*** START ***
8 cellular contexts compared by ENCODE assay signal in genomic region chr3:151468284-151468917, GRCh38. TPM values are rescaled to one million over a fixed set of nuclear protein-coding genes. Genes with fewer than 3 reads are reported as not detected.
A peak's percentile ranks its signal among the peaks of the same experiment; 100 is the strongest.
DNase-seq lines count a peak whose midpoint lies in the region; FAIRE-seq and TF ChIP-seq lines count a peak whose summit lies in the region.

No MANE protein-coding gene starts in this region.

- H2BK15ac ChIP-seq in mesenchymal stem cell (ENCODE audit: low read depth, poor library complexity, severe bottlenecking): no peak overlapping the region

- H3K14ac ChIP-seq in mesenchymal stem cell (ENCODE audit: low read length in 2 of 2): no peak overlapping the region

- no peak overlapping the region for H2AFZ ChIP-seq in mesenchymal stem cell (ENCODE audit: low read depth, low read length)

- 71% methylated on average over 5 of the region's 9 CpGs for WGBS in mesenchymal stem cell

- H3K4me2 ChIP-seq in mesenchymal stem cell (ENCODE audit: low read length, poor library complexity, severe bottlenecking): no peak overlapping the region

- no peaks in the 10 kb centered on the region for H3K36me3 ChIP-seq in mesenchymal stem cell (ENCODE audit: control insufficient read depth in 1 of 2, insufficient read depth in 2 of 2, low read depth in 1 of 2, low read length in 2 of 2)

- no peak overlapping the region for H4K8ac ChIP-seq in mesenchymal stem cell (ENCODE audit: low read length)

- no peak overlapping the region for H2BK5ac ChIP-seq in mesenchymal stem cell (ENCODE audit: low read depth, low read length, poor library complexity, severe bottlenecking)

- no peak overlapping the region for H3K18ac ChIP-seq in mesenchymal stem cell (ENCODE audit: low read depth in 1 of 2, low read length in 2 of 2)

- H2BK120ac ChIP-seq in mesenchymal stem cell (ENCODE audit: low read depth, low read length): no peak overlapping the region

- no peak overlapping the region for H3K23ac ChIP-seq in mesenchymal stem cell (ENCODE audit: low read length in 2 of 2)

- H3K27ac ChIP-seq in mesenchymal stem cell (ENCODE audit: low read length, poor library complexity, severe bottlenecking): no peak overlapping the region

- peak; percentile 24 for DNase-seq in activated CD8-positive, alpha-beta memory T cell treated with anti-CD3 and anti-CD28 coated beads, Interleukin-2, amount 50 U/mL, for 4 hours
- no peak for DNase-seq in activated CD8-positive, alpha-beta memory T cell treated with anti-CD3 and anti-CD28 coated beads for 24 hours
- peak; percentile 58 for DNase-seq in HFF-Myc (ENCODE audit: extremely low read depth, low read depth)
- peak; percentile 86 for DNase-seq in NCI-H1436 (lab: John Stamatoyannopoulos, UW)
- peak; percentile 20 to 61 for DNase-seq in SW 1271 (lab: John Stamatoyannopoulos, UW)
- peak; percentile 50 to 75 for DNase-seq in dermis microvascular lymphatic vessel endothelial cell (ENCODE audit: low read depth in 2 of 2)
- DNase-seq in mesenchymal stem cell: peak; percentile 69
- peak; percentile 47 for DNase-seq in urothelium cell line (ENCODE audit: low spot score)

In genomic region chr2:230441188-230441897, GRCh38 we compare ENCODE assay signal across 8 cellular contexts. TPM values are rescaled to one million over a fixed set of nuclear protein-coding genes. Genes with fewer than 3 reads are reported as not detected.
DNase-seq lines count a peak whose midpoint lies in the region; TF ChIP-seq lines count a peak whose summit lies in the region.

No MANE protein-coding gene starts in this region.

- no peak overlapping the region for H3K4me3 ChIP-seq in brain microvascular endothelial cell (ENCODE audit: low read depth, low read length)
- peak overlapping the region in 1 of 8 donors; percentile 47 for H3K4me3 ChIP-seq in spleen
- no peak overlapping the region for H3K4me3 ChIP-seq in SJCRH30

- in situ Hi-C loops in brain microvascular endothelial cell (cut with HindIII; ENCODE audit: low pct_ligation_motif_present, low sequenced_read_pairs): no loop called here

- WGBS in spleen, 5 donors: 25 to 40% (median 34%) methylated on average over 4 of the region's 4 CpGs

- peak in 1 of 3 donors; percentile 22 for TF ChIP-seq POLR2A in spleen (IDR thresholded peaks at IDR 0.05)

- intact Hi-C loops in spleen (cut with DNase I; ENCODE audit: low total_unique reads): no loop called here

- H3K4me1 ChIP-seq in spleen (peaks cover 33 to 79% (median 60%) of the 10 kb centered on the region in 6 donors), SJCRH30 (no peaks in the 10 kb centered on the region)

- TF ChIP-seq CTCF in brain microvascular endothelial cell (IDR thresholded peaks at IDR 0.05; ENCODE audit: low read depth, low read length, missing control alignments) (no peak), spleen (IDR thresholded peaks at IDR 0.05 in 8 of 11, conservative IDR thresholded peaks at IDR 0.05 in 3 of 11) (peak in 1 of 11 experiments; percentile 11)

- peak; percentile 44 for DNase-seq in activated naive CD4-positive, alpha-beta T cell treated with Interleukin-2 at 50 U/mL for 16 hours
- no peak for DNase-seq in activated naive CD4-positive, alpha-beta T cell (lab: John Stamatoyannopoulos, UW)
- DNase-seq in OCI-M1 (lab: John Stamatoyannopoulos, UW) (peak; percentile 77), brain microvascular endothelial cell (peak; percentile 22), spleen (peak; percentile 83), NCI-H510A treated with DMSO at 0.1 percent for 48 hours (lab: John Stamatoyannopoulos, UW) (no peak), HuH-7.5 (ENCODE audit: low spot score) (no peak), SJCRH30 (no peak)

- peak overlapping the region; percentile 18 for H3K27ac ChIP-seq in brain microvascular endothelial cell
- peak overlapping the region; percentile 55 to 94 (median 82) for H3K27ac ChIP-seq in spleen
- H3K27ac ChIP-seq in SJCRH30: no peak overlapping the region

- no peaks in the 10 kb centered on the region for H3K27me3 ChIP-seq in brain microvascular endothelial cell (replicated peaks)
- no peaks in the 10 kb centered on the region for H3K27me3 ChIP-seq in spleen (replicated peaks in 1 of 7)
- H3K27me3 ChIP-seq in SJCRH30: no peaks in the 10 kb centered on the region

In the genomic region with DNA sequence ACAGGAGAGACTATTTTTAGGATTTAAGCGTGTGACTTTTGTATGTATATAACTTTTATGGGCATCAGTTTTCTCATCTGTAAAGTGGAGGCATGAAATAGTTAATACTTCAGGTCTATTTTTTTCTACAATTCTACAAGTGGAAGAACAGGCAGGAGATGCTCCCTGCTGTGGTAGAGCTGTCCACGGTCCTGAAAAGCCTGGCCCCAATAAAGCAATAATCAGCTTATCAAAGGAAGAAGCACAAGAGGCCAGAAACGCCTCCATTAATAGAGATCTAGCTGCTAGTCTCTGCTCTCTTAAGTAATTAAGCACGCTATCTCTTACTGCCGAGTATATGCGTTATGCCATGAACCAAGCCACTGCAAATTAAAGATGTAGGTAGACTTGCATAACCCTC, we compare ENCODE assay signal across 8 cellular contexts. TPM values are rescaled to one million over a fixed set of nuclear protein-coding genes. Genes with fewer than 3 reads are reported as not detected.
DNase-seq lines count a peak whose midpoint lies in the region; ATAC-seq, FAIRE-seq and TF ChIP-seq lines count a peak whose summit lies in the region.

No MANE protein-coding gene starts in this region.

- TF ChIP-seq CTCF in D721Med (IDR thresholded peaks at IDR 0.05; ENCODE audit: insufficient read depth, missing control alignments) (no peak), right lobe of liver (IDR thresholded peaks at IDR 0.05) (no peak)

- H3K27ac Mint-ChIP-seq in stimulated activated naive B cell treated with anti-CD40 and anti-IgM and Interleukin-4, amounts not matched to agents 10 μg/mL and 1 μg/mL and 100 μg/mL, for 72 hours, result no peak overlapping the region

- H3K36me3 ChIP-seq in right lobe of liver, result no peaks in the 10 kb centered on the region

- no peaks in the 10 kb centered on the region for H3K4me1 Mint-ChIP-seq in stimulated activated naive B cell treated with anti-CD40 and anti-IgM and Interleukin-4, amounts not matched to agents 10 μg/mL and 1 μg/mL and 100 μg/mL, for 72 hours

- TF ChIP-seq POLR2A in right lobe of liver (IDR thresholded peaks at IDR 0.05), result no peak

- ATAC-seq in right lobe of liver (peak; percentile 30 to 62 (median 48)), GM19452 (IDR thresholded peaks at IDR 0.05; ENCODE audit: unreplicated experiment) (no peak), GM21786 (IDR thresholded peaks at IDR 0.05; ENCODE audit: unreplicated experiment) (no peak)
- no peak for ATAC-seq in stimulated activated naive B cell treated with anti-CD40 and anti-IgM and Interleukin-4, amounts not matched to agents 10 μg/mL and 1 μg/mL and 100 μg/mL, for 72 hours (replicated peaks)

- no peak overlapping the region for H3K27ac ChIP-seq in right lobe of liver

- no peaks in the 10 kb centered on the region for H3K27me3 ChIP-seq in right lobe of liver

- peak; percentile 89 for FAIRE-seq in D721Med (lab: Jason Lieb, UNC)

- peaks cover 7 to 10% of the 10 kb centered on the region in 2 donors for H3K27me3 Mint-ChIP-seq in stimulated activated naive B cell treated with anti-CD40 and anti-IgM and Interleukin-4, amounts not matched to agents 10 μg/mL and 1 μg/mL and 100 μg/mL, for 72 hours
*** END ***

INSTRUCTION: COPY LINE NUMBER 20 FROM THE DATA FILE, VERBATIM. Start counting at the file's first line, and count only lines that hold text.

- peak; percentile 86 for DNase-seq in NCI-H1436 (lab: John Stamatoyannopoulos, UW)